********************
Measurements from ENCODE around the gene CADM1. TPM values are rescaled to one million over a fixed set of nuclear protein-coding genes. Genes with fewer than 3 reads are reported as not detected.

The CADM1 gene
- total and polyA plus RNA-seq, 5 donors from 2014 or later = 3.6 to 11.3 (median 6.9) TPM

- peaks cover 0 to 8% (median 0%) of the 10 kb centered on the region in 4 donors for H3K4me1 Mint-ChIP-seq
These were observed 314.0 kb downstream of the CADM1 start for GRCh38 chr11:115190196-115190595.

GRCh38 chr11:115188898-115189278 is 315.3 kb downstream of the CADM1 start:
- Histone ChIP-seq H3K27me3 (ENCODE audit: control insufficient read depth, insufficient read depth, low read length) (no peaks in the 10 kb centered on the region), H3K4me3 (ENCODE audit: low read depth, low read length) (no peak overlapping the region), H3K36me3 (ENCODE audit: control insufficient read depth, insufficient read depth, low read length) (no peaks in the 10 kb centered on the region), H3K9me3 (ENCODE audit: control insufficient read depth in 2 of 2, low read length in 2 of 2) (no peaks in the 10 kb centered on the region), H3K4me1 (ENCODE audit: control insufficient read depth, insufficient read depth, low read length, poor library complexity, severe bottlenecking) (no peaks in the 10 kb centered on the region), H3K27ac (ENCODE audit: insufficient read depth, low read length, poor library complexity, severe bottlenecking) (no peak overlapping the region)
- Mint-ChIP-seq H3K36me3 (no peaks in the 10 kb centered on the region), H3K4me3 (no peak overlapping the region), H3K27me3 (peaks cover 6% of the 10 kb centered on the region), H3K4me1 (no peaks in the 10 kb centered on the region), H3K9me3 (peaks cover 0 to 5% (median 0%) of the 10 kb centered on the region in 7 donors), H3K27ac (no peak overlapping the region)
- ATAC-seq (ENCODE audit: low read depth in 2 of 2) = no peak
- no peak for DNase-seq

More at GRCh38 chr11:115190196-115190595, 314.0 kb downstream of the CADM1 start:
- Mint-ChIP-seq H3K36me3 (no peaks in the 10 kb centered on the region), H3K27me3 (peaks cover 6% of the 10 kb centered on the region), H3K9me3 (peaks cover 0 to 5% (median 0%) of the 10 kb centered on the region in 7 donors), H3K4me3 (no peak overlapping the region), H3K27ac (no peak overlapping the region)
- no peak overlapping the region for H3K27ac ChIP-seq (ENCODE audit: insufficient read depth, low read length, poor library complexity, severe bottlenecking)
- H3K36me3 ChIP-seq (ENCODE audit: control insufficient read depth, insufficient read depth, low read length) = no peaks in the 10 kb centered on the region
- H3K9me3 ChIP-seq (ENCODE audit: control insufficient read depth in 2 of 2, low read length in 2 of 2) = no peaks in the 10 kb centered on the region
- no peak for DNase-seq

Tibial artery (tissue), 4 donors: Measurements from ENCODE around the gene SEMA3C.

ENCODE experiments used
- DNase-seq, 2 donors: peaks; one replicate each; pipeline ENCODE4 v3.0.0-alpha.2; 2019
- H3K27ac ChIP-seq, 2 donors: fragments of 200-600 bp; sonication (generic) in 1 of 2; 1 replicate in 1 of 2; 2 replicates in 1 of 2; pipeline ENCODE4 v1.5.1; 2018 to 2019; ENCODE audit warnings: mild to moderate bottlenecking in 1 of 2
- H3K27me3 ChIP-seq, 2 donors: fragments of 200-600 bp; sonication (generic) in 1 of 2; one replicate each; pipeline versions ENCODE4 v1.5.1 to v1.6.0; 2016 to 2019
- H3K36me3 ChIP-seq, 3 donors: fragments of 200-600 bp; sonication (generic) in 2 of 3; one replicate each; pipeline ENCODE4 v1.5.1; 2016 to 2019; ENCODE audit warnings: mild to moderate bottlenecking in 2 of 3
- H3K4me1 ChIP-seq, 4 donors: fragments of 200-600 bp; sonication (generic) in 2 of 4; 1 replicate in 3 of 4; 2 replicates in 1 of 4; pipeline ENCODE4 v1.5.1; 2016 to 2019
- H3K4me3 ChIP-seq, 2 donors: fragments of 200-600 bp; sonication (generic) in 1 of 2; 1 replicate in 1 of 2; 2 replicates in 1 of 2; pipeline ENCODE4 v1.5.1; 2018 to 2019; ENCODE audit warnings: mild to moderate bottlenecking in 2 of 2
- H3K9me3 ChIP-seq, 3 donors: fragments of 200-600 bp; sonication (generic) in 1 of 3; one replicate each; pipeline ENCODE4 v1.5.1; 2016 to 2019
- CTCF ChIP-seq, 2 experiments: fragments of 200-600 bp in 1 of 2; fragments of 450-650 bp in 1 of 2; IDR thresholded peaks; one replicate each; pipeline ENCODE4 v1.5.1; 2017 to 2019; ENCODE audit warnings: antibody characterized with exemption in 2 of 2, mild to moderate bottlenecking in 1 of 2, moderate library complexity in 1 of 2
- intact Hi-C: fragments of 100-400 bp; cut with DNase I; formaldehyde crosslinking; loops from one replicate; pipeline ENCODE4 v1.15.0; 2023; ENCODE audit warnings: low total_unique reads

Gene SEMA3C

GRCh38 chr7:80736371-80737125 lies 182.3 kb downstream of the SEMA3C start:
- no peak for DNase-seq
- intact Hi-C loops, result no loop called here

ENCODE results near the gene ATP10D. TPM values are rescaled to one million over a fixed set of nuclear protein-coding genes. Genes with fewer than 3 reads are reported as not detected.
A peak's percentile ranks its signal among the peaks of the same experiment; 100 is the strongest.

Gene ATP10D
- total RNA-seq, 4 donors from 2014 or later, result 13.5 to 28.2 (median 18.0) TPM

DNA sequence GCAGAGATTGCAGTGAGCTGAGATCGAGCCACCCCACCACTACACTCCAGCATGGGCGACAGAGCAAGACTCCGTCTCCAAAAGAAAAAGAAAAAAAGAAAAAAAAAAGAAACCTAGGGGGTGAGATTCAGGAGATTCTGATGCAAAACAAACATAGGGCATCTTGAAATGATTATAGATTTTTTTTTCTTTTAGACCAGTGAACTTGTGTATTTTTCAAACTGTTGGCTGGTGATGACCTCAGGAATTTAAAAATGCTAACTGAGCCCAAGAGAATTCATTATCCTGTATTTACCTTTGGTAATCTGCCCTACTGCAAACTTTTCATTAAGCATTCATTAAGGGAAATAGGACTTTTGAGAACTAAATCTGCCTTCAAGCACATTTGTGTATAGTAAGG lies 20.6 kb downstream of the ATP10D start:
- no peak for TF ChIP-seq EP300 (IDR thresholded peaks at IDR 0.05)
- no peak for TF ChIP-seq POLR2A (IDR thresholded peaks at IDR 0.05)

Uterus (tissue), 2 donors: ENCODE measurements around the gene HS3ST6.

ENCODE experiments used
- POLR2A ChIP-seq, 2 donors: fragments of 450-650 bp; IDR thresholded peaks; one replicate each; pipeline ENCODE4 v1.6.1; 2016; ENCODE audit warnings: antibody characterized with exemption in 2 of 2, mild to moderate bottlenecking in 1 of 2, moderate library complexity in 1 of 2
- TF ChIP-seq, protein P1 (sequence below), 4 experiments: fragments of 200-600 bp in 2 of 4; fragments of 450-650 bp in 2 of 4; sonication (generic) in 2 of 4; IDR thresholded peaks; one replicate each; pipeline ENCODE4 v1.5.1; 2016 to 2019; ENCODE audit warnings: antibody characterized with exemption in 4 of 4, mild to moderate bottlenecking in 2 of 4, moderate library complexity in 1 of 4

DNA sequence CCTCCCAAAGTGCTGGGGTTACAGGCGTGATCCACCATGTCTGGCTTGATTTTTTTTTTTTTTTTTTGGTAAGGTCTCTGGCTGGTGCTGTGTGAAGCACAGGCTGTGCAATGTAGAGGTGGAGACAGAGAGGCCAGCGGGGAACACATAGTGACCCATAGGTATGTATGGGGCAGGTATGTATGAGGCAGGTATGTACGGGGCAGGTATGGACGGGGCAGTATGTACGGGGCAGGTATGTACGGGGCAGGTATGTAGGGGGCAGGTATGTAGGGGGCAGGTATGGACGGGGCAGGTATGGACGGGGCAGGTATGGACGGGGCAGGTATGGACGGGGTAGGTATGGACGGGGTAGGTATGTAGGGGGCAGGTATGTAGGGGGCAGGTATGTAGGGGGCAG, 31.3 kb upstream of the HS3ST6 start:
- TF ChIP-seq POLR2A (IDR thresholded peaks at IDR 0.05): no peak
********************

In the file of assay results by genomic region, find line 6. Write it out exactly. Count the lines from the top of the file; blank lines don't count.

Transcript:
GRCh38 chr11:115188898-115189278 is 315.3 kb downstream of the CADM1 start: